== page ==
CREDIT: AP Photo / Jacquelyn Martin
California’s drought isn’t just threatening the state’s drinking water, officials told Reuters Tuesday. It’s threatening residents’ health.
Specifically, millions of Californians rely on wells and other underground sources for their drinking water. As levels decrease, contaminants in the water become more concentrated, as there’s less water to dilute them.
“Many groundwater basins in California are contaminated, for example with nitrates from over application of nitrogen fertilizer or concentrated animal feeding operations, with industrial chemicals, with chemicals from oil extraction or due to natural contaminants with chemicals such as arsenic,” Linda Rudolph, co-director for the Center for Climate Change and Health in Oakland, told Reuters.
Last year, California identified 183 communities relying on contaminated drinking water, and sent help to 22 of them to bring their supplies and infrastructure into compliance with environmental guidelines. The remaining communities are still in the process of updating their systems.
Jerry Brown, the state’s governor, declared a state of emergency last month thanks to the drought. And public health officials said they were targeting 10 communities for immediate relief — by bringing in freshwater supplies by vehicle and laying new piping — as they were in danger of running out of freshwater within 60 days.
In addition to water contamination, drought conditions also turn creeks and ponds into stagnant pools, allowing more mosquitoes to breed and threaten local populations with disease. The dry and dusty conditions also exacerbate asthma and lung problems.
President Obama announced almost $200 million in aid for California several days ago. And last week, he called on Congress to create a $1 billion climate resilience fund to aid California and other states buffeted by extreme weather.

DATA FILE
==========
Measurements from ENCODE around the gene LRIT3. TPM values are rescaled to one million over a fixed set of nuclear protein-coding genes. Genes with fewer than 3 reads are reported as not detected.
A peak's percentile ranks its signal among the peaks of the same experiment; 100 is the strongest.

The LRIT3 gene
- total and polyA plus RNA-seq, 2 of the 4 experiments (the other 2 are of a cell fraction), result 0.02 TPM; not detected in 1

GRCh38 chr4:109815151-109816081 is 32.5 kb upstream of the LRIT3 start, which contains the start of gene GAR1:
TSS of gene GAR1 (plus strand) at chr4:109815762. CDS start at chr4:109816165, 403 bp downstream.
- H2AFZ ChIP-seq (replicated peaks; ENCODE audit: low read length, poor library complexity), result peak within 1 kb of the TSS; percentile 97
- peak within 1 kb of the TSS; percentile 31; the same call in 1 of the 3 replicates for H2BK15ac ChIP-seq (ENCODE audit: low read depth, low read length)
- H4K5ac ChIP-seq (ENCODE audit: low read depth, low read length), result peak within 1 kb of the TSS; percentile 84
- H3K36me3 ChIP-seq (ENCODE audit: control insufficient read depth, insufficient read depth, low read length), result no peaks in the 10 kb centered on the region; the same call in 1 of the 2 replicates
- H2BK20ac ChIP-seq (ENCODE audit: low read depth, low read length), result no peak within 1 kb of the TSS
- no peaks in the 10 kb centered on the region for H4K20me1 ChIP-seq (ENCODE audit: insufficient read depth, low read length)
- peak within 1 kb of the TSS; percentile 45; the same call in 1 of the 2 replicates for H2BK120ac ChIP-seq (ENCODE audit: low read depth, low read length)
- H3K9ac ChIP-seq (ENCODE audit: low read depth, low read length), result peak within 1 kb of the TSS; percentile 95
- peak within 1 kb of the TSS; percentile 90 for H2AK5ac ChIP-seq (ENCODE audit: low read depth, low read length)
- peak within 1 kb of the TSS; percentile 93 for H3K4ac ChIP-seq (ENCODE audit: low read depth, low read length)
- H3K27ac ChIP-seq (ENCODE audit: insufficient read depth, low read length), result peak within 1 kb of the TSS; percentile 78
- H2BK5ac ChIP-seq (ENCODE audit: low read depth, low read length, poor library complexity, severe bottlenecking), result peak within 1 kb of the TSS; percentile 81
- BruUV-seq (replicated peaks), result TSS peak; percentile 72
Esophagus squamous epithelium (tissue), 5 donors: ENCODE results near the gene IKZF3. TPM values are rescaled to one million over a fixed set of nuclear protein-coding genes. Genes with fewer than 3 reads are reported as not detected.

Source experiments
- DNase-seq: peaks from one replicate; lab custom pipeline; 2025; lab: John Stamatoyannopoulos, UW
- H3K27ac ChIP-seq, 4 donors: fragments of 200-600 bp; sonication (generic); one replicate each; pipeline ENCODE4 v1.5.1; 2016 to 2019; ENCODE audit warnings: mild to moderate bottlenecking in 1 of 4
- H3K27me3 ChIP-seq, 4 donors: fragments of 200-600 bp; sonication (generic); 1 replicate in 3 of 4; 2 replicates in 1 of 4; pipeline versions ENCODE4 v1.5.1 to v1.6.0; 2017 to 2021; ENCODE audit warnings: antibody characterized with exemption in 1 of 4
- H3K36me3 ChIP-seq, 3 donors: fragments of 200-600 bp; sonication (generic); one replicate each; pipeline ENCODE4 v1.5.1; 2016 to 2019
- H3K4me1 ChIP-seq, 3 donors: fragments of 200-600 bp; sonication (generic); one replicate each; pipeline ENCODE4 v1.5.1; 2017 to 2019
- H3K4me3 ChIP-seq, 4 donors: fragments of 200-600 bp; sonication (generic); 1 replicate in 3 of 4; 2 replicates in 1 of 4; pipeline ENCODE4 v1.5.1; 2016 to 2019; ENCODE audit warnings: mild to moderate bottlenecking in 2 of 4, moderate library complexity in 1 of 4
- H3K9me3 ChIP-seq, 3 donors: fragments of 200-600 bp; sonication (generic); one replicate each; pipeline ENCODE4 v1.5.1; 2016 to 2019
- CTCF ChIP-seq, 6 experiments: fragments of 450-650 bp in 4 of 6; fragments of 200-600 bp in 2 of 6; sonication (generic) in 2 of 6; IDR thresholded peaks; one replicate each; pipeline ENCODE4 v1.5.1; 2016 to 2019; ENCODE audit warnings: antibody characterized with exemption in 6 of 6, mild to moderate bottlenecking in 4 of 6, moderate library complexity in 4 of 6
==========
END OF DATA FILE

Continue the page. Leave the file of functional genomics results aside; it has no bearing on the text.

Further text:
Obama and White House officials have also explicitly linked the drought to the climate change that results from man-made global warming. Higher temperatures generally mean faster evaporation and drier conditions in dry areas. Rainfall patterns also shift, leading to longer dry spells interspersed with heavier deluges — wetter areas get wetter and drier areas get drier, which is especially dangerous for California’s southeast. Those changes also mean that when precipitation does come, there’s less time for it to add to snowpack and soak into the ground, which means reduced freshwater supplies.
On top of that, there’s evidence that increased sea ice melt in the northeastern Pacific is altering climate patterns in such a way that storm systems are diverted around California and the west coast, drying out the region even further.
California’s annual dry season begins April 1. At this point, the National Weather Service says the chance that enough rain will fall before then to qualify as an “average” wet season are about one in one thousand. That’s a drop from a one in two hundred estimate back in January. In short, the state’s drought will almost certainly continue through most of this year.